Lamb of God singer indicted for manslaughter after fan's death
The Lamb of God singer has been indicted for manslaughter in Prague, where he's been accused of pushing a man off the stage during a 2010 concert at Rock Cafe, causing the victim injuries from which he ultimately died.
E! Online said Blythe spent five weeks in jail in the Czech Republic capital earlier this year after his initial arrest. Despite prosecutors' objections, he was released and allowed to leave the country to resume touring August, promising to return if need be.
In an interview with MTV News after being released, Blythe said that, if prosecutors decided to formally charge him, he would willingly return to the Czech Republic to face his accusers, not just to clear his name, but to bring closure to the family of the fan.
"I feel that it's the right thing for me to do, to go back and face trial. I won't be extradited, but ethically I think it's the correct thing for me to do," Blythe said.
"So if I start feeling some trepidation about that, I just remind myself that I have to do the right thing ... this poor young man's family deserves some answers."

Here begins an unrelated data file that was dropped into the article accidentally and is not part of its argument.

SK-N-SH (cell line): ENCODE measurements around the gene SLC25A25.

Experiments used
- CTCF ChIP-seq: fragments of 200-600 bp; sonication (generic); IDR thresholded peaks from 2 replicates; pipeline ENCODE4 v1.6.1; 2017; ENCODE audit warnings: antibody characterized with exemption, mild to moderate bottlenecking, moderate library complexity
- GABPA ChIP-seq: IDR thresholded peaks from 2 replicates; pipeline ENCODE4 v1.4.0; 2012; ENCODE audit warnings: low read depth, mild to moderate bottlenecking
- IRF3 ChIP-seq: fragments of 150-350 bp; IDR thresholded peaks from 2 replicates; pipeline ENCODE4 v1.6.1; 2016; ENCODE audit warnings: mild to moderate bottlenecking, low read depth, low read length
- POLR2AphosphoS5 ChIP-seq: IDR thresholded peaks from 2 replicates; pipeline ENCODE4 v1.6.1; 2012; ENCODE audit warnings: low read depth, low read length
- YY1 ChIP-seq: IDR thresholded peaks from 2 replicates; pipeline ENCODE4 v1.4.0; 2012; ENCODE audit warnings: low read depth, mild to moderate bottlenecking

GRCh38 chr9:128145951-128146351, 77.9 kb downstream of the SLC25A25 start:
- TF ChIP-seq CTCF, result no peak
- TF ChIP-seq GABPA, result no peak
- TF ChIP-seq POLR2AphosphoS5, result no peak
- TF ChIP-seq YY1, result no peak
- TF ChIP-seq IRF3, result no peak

If found guilty of manslaughter, Blythe reportedly faces five-to-10 years in prison.
Lamb of God's manager Larry Mazer said that the frontman "intend[s] to fight vigorously against these charges," and added that "we feel that in no way did Randy intend to cause bodily harm on the young fan.
"We believe that Randy responded professionally to the numerous amount of fans rushing the stage that day, a number of them captured on videos that have been posted on the Internet," Mazer, said in a statement to Rolling Stone.
"We have testimony from the venue operator that acknowledges lax security and an improper barricade being used that evening. Numerous testimonies from fans also were contradictory as to the actions of the multiple fans that tried to access the stage."
Blythe told the magazine in August that he doesn't remember what happened on the night in question.
"There were a lot of people on stage," he said. "There's a lot of questions as to what happened with this young man — that's all still to come out in trial."
Asked if he thought the US government should have intervened on his behalf, Blythe called it a "sticky question".
“The Czech legal system is different, and from what I understand, I was given due process," he said. "I was not imprisoned in America. That was the first thing that I had to realise and keep in mind—'We're playing by different rules here.' I certainly would have appreciated a little bit more concern on my part."
According to Czech news site Novinky.cz, prosecutors in Prague now have three months to set a trial date or request further investigation.